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A personal computer (PC) is any general-purpose computer whose size, capabilities, and original sales price make it useful for individuals, and which is intended to be operated directly by an end-user with no intervening computer operator.
Many still view the PC as a ‘box’ that sits atop a desk — that includes a keyboard, monitor, mouse — and whose utility is primarily defined by its specs, or hardware: processor speed, memory, storage. This is no longer true. Increasingly, today’s “personal computers” are smartphones, tablets, specialized Google Chromebooks and other devices, all highly mobile, user friendly, often touchscreen-based and defined less by the power of hardware and more by the power of their ecosystem. Many pundits call these ‘post-PC’ devices.
The current leaders of this new phase of the personal computing revolution are Apple and Google. Apple makes the iPhone, the world’s most popular and profitable smartphone, and the iPad, the dominant tablet computing device. Google develops and oversees Android, the operating system that already powers about 300 million smartphones. Google also develops and manages the Chrome operating system which powers Chromebooks, netbook-like personal computing devices."
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I had some person set up personal ads on eharmony and another website using my email address a while ago.
On both sites I logged in ("forgot password" link works great since it's my email, and somehow the second site emailed me the unchanged plaintext password so I could leave them both to what the person had set them...) and changed the "something else you should know about me" to be something like "I signed up for this site using a strangers email address, and they're going to delete this account soon if I don't change it" to be nice and give the person a chance if they actually wanted to find dates. The number of email notifications I got for people still trying to set up a date with "me" even with that little tidbit in the profile was kinda scary, so a week later I went through their "delete profile" procedure, and lo and behold I'm getting mail filtered to my spam folder to this day from eharmony asking me to sign back up. However, the second site seemed to be moderated by real people, and within a day of me adding that info the account was removed without me having to do anything more - and I haven't gotten any email from them since.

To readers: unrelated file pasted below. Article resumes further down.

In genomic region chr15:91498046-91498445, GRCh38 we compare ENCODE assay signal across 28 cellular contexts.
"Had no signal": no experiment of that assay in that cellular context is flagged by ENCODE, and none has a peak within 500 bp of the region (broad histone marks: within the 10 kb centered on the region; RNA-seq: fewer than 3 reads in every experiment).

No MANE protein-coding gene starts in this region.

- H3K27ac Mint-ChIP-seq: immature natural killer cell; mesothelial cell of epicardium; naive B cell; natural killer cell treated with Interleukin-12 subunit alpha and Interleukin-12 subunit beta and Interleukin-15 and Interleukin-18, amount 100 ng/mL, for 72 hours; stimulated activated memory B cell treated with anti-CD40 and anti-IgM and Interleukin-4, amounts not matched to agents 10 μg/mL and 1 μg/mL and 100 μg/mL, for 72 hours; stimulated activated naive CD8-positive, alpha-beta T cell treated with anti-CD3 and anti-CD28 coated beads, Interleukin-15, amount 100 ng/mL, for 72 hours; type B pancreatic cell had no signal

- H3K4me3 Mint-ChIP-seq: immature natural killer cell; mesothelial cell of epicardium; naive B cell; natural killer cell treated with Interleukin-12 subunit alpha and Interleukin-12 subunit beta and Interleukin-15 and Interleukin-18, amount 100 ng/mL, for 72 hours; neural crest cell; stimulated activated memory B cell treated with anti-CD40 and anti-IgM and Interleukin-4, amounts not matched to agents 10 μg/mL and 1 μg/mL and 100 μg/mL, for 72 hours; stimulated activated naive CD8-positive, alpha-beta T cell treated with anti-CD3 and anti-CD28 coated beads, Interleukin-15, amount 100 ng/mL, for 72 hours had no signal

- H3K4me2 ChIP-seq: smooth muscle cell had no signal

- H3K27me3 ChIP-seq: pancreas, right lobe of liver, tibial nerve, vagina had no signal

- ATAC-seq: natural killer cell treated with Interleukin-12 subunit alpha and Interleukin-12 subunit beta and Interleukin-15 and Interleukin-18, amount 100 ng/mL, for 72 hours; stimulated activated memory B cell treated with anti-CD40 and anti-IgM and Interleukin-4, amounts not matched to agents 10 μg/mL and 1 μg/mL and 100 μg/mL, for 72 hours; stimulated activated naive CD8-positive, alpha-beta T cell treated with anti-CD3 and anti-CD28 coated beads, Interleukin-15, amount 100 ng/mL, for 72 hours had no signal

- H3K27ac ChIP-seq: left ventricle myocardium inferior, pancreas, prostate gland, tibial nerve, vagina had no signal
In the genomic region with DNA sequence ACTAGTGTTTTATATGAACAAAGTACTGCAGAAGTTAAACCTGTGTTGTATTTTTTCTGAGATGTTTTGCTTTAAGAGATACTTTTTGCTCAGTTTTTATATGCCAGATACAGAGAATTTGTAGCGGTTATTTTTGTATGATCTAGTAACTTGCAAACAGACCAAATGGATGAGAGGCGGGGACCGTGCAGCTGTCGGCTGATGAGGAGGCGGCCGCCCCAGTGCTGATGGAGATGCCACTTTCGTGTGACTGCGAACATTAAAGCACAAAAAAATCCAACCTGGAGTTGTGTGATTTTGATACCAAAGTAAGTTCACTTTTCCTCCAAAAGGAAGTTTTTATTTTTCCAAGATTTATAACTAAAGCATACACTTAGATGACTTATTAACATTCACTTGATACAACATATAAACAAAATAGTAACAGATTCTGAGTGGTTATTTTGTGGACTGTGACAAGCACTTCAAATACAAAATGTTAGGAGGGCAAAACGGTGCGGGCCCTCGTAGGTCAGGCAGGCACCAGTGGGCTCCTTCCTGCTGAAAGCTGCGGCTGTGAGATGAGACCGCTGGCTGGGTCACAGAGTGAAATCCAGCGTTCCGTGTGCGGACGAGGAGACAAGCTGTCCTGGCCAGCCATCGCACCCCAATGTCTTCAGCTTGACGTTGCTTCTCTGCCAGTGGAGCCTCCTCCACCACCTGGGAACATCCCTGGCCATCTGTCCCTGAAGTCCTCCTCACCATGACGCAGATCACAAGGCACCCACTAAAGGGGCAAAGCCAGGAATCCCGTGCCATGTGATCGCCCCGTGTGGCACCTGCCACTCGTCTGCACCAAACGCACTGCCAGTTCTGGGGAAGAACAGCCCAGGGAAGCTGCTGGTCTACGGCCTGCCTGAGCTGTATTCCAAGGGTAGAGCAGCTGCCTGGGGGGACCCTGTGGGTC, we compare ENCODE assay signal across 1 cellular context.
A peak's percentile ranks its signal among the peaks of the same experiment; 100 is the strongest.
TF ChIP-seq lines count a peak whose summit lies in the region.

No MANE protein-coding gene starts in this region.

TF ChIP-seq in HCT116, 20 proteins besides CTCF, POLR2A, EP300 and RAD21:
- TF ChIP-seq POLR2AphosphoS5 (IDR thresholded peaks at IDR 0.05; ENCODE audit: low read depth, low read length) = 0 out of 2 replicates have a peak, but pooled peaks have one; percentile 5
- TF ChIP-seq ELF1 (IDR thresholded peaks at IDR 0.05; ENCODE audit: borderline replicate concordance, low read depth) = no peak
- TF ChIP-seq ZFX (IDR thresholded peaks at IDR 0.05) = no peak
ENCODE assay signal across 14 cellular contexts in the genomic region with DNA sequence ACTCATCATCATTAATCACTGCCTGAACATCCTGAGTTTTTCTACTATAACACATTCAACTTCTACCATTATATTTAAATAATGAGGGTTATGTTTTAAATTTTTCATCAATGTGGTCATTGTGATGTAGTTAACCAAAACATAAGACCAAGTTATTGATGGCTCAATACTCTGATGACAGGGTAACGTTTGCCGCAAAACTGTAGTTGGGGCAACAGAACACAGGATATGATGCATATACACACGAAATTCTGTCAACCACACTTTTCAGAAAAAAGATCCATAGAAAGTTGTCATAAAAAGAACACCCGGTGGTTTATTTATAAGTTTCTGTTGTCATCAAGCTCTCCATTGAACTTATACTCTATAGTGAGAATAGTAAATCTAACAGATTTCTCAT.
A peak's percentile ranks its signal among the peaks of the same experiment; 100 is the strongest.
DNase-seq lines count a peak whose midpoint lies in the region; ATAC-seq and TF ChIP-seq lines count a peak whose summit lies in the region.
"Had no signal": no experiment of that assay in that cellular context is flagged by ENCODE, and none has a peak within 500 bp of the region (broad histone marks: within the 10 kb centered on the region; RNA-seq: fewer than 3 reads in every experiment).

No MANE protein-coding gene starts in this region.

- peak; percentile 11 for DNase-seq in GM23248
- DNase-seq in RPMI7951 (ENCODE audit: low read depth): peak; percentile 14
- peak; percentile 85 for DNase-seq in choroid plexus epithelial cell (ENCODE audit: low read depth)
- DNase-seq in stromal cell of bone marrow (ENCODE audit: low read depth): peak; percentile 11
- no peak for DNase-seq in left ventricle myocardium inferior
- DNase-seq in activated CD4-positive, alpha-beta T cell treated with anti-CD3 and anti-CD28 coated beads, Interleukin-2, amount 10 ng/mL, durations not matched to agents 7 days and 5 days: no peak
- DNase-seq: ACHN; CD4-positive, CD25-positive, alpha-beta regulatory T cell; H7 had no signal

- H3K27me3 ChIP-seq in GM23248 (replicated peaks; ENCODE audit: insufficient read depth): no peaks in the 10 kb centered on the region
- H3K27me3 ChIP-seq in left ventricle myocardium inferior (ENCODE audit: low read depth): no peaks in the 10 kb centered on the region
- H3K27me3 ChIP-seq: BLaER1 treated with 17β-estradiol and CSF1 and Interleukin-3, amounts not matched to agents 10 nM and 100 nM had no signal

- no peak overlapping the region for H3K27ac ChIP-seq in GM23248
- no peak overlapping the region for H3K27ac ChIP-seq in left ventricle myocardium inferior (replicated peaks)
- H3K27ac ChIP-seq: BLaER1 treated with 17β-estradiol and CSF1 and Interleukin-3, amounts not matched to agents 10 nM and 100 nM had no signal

I know I'm in the minority of computer users (though not on slashdot) in that I understand how to keep my computer clean by not running completely unknown programs and all that stuff, and as such haven't had a single virus hit in at least 5 years - the last one was on windows 95 and it got past Norton, but I noticed it in the task manager and manually cleaned the system. But, to be safe, I do have antivirus - ClamWin. It only runs when I tell it to, it's free, and doesn't sit in memory popping up ZOMG YOU'RE GONNA DIE! messages all the time like a Symantec product. Sure, I don't have the absolutely latest cutting edge virus defs or heuristics, but I just have it run overnight once a week or force a check on downloaded things, and if I was really suspicious about something going on I'd try to manually clean it or just reformat the system partition. And if I'm really suspicious of a program and it doesn't show up for ClamWin, I'll copy it to my linux box and run it in wine. I guess what I'm trying to say is that a properly configured firewall and brain replaces 99% of the need for antivirus.
As I said though, I wouldn't expect the majority of computer users to have any sort of security awareness, and there is something to be said for a company-wide uniform system, so I guess that's why Symantec and McAfee still have business. I hope this suit sticks though - for someone who keeps backups and is able to reimage their system when needed, the time their programs waste over the course of your computer's lifetime is much more than the downtime that a virus causes (once again, for a computer-savvy user). Coupled with their fear-mongering ads, I view them as more underhanded than Bonzai Buddy.